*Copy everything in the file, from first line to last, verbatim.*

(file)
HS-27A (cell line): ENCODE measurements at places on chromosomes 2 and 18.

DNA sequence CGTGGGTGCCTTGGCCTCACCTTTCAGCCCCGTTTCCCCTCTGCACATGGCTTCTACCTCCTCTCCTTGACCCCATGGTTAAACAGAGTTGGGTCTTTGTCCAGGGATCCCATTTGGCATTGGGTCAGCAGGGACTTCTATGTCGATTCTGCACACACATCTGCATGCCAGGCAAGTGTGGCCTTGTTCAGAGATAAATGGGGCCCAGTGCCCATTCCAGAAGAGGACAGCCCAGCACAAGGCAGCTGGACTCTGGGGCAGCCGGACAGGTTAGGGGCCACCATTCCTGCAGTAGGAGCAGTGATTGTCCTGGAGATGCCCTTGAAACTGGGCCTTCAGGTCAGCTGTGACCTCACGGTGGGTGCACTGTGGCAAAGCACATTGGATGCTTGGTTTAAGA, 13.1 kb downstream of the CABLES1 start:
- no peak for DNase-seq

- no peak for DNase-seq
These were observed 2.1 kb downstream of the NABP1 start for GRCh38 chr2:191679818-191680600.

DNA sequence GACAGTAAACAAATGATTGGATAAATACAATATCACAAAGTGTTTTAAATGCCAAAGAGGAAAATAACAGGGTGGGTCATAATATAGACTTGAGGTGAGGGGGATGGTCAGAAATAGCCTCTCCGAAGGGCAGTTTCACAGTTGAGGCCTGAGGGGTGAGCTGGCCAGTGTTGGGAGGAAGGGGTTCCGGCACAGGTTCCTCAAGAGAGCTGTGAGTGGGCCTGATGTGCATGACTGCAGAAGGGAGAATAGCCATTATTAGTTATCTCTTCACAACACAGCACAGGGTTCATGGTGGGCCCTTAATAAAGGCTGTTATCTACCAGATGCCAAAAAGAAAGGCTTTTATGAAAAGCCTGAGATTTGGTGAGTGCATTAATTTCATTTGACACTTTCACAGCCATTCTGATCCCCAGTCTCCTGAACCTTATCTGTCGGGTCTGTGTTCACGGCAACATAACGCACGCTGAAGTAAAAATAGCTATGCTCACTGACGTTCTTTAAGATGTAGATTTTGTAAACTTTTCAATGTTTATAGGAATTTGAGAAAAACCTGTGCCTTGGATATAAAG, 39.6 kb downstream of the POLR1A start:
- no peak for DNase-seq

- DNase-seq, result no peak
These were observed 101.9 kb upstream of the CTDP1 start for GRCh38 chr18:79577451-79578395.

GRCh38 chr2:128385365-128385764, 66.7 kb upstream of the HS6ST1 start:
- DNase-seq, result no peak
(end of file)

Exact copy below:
HS-27A (cell line): ENCODE measurements at places on chromosomes 2 and 18.

DNA sequence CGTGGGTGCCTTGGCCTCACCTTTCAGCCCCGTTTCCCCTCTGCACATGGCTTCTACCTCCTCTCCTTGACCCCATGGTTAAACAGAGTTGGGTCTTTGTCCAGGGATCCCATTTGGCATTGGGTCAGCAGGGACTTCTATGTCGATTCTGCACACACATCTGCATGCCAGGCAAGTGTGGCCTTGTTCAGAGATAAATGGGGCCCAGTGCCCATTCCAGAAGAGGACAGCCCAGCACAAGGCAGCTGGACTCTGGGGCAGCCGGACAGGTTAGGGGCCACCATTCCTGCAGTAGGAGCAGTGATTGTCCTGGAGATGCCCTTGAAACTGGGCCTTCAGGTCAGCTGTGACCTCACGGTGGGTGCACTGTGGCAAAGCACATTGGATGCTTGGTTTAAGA, 13.1 kb downstream of the CABLES1 start:
- no peak for DNase-seq

- no peak for DNase-seq
These were observed 2.1 kb downstream of the NABP1 start for GRCh38 chr2:191679818-191680600.

DNA sequence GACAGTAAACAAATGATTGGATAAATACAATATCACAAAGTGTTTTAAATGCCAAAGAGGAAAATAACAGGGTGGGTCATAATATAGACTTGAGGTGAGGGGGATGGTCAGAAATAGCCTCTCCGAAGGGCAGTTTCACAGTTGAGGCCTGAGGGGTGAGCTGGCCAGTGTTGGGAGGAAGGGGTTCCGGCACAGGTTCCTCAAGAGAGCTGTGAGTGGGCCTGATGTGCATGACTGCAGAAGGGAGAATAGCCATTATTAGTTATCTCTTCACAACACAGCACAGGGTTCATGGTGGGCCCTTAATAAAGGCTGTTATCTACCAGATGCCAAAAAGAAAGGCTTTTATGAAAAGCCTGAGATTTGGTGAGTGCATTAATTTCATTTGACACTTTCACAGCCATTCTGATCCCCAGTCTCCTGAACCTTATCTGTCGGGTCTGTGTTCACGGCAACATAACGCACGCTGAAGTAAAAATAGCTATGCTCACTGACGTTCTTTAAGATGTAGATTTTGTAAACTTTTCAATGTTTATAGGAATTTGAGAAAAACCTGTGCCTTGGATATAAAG, 39.6 kb downstream of the POLR1A start:
- no peak for DNase-seq

- DNase-seq, result no peak
These were observed 101.9 kb upstream of the CTDP1 start for GRCh38 chr18:79577451-79578395.

GRCh38 chr2:128385365-128385764, 66.7 kb upstream of the HS6ST1 start:
- DNase-seq, result no peak